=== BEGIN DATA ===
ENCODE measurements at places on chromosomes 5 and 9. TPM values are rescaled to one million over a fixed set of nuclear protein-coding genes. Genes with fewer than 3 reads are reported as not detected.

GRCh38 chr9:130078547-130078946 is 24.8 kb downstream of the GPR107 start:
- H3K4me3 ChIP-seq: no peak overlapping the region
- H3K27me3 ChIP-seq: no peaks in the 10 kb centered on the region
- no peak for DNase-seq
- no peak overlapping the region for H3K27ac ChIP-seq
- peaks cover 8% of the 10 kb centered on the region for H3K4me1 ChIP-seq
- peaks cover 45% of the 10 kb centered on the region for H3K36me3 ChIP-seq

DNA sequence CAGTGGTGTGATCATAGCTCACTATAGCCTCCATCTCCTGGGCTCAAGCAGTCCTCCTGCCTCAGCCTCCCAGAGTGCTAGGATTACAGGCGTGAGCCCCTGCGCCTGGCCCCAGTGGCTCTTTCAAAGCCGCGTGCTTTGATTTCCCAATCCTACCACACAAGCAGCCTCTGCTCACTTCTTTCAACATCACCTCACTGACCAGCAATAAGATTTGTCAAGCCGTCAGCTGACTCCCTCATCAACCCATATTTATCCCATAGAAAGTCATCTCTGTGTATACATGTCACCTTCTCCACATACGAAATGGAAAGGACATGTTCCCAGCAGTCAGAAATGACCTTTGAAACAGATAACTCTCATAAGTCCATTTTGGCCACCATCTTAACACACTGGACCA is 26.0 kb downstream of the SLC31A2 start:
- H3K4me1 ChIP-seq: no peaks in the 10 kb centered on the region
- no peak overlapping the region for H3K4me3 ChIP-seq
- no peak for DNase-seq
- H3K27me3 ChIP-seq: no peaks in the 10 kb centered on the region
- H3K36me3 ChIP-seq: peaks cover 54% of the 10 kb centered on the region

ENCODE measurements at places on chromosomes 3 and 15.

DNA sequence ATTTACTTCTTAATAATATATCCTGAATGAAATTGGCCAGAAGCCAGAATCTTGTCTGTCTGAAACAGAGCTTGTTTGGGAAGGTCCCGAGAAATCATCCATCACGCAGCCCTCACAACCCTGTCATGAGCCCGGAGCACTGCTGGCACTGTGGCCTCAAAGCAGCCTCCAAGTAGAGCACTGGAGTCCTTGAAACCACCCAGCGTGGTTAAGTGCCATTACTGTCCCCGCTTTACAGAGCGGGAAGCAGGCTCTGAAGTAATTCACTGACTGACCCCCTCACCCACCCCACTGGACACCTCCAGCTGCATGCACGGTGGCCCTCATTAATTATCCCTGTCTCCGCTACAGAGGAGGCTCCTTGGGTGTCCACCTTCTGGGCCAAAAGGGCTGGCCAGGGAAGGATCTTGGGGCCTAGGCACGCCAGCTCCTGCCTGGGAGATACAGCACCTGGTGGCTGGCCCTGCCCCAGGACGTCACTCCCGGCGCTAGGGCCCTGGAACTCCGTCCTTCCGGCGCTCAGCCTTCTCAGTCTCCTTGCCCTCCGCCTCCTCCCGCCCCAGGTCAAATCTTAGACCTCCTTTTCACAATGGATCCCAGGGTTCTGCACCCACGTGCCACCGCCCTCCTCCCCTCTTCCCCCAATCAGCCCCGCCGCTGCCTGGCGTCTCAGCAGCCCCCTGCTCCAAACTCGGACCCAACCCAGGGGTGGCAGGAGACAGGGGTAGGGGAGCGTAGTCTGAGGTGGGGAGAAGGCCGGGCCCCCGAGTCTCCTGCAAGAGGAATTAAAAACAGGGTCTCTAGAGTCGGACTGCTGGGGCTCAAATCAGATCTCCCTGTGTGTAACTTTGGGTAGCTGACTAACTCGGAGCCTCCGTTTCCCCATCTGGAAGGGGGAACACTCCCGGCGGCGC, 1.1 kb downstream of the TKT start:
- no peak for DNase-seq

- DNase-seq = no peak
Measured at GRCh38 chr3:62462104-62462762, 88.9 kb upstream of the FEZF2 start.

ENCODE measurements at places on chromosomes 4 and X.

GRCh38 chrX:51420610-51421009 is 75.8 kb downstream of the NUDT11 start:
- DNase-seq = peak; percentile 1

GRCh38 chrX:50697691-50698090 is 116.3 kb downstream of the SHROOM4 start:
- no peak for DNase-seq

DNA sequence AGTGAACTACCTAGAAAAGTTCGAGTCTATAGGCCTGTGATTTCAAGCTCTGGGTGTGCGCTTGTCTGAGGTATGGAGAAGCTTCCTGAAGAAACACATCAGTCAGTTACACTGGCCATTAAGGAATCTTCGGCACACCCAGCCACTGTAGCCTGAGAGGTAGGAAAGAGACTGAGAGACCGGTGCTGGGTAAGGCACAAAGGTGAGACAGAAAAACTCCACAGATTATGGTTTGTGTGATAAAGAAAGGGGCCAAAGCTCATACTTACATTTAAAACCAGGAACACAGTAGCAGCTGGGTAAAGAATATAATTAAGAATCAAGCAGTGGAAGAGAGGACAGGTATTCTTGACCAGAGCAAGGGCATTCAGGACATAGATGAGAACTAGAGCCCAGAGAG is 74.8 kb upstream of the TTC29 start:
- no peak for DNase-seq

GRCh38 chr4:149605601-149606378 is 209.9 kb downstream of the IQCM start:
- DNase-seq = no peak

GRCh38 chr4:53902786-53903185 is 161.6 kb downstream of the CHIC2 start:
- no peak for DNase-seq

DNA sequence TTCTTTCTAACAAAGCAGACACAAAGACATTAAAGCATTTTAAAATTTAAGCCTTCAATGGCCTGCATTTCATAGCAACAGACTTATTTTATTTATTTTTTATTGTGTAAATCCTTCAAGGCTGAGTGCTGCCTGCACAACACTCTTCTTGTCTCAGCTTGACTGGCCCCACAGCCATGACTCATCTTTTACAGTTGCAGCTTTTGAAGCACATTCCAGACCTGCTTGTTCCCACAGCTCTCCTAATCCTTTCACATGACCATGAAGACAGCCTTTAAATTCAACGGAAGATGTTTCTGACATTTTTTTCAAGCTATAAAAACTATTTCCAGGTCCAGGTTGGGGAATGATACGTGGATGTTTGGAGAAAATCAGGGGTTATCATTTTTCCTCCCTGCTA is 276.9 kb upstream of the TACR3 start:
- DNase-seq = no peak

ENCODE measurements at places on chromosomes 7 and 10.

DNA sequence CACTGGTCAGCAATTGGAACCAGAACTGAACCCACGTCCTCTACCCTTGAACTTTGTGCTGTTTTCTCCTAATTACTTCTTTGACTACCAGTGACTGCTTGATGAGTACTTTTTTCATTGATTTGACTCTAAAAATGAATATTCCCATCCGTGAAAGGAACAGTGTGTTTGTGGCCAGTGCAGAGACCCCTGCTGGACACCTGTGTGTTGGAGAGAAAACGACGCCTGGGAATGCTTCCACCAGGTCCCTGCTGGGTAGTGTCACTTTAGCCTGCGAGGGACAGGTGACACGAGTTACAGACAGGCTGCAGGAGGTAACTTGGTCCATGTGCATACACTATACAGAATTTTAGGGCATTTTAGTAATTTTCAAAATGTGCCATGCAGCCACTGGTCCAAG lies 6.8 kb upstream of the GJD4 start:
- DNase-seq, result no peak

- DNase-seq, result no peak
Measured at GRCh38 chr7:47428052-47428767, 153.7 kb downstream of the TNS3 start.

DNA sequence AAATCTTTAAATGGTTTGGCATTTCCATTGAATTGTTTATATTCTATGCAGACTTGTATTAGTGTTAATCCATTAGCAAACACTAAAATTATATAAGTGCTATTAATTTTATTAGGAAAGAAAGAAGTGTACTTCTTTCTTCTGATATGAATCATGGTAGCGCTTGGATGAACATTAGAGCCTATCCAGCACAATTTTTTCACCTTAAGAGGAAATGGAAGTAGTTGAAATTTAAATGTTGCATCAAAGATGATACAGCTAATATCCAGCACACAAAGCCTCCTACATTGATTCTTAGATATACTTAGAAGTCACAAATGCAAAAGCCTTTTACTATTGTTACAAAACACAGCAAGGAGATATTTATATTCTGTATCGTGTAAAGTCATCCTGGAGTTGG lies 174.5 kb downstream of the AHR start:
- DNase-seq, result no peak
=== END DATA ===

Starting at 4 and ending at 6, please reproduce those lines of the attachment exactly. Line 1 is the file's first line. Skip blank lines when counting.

- H3K27me3 ChIP-seq: no peaks in the 10 kb centered on the region
- no peak for DNase-seq
- no peak overlapping the region for H3K27ac ChIP-seq